The songs presented here are only a selection made out of 350 of them recorded from late 2000 to early 2002, on the brink of the 21st Century, inside the Red Room of my family house in Mala Mo, surrounded by serene pastoral scenery and distant city lights of Belgrade. From there, sitting with my guitar by a giant antenna which, I felt, was absorbing sounds of the satellites, next to a window with a broken wing and innumerable loving details that my parents have gifted me with, from the mystic trees in the garden to flags, books and toys overfilling the room to their heartbeats sending waves of love through the space, I could have a view of both the glistering earthly stars and the real ones sending glints of cosmic joy from the sky. I let them be reflected in the sea of love of my eyes and attempted to capture their twinkly sounds in the songs that are inscribed on this CD. This music arose from mine sorting all my life, musical experiences and auditory fascinations in my head into harmonies that deeply touched me. The harmonies, not the "coats" of sounds, have always been of primary interest to me, which is why I did not introduce any of the effects and filters during the production stages, letting the natural hum form messages through the music as well. The ideal of tuning our beings first and only then our instruments - because we are, in some sense, the instruments of God - has always been my guiding-star principle.

A sense of blended heavenly sadness and cosmic joy, iconic tears of compassionateness and starry glistening outpours of dancing bliss was what I intended to awake in others through my music. I have always felt as if that great wish, the yearning of our heart to produce truly valuable and precious deeds, to make music that will help people navigate through their lives in enlightening ways, would unknowingly how, indeed produce what was wished for. Absorbed in every note, in every sound that I played, I felt a great and almost magical sense of responsibility for the healing power, partly built through hard work and partly placed into my hands, forcing me to meditatively produce sounds through a harmony between intended and preconceived on one side and spontaneous and improvised on the other. This is indeed a great harmony to be achieved. Struggle to have control over everything, to do exactly what you desire for, or as you imagine, and the final works will lack the magical beauty and intrinsic divinity. Likewise, dissipate yourself into mindsets of complete chaos and intellectual anarchy, and the core of your being will be deprived of its essential creative drives.

As far as the greatest inspirations in music are concerned, the Beach Boys' Pet Sounds and Radiohead's Kid A immediately come to mind. I have ever since been impressed by the arrangement of sounds on Pet Sounds: so dusty, old and gloomy, and yet awash with love, wonder and grace; so many instruments hidden behind the layers of sound, reflecting millions of wonderful messages that each and every detail of the cognitive and perceptual worlds that we live in radiate with.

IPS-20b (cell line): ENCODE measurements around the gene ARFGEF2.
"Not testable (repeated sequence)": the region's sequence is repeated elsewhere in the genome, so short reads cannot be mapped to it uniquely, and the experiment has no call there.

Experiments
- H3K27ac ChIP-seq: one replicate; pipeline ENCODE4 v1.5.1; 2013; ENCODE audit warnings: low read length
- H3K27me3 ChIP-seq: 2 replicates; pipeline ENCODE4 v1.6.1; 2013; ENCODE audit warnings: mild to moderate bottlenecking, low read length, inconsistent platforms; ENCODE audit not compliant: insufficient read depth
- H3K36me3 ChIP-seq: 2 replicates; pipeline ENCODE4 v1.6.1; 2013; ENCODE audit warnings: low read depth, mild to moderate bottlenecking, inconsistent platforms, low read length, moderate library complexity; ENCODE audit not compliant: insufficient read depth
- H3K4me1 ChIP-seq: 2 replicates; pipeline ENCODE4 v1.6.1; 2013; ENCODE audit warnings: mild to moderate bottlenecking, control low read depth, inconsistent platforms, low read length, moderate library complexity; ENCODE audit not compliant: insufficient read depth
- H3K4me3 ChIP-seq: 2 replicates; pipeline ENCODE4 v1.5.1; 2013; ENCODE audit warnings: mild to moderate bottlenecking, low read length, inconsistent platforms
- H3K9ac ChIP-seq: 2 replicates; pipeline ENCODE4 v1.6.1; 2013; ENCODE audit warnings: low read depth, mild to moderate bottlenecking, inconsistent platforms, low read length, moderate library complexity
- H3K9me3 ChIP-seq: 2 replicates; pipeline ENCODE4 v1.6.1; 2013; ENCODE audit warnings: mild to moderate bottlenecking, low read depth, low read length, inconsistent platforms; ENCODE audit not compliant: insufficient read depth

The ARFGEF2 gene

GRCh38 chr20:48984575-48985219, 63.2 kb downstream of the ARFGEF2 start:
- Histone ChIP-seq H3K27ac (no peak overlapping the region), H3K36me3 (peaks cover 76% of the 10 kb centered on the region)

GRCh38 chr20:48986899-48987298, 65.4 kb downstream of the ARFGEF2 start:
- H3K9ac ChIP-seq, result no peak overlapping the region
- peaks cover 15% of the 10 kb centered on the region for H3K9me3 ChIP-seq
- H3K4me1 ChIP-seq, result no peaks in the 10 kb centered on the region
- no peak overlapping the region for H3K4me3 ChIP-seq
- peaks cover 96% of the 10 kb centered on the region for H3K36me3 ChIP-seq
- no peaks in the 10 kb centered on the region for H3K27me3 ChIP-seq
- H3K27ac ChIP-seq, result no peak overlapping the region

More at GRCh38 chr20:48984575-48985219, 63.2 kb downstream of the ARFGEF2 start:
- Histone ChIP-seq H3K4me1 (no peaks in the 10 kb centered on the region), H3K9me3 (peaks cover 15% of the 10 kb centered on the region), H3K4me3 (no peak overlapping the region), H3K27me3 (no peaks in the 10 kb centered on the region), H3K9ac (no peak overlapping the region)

Just as I started working on my recordings, in November 2000, Kid A was released and prompted me to its hypnotic and careful listening. Its final moments when carefully arranged sounds cede place to a song sounding as if recorded using an old microphone on an old cassette-player in a dining room, and yet immersed in an indescribable beauty, leaving the rest of the album and most of the heavily produced (but often poor in harmonies) musical works that dominated the actual era in the shade, stood in front of me with a message of a monumental importance, as if whispering to me that “anyone can do it”, enkindling vigor in me to start devotedly working on my own compositions as if I was saving the world with them. Without such a “secret” support, my works would have maybe lacked a precious implicit belief in their great importance, which I passionately cultivated during their recording. For, I have always believed that we must believe in the greatness of our works in order for them to really become great some time in the future.

The dustiness and hum of the songs are a part of the whole artwork. They would not be the same, and I would not be so proud of them had they been made from perfectly clear sounds, let alone permeated and guided by computerized metronomes and faultless, inhuman beats. Our voices, especially the angelic ones, sound beautiful owing to their harmony between aspirations towards a heavenly clarity, purity and grace, and our human dustiness, fearful finiteness and beauty found in mistakes, uncertainties and insecurities.

As of the message of the music, when Brian Wilson was asked a similar question about Pet Sounds, he replied that the ultimate intention was to make the listener feel as if he/she was being loved. For me, the message might be the other way around, i.e., to make people feel and aware that they can love; for it is by far the greatest gift of them all.

During the late 1990s, I was dreaming of creating my personal Pet Sounds as a hymn to my youth, to beauty that I have seen and known. Now, when I look back at my work, compiled as such, I feel as if I made it. I have reached the Pet Sounds summit. Going down now will be peaceful and light.

 

Vuk Uskoković, Ljubljana, February 19, 2006.  

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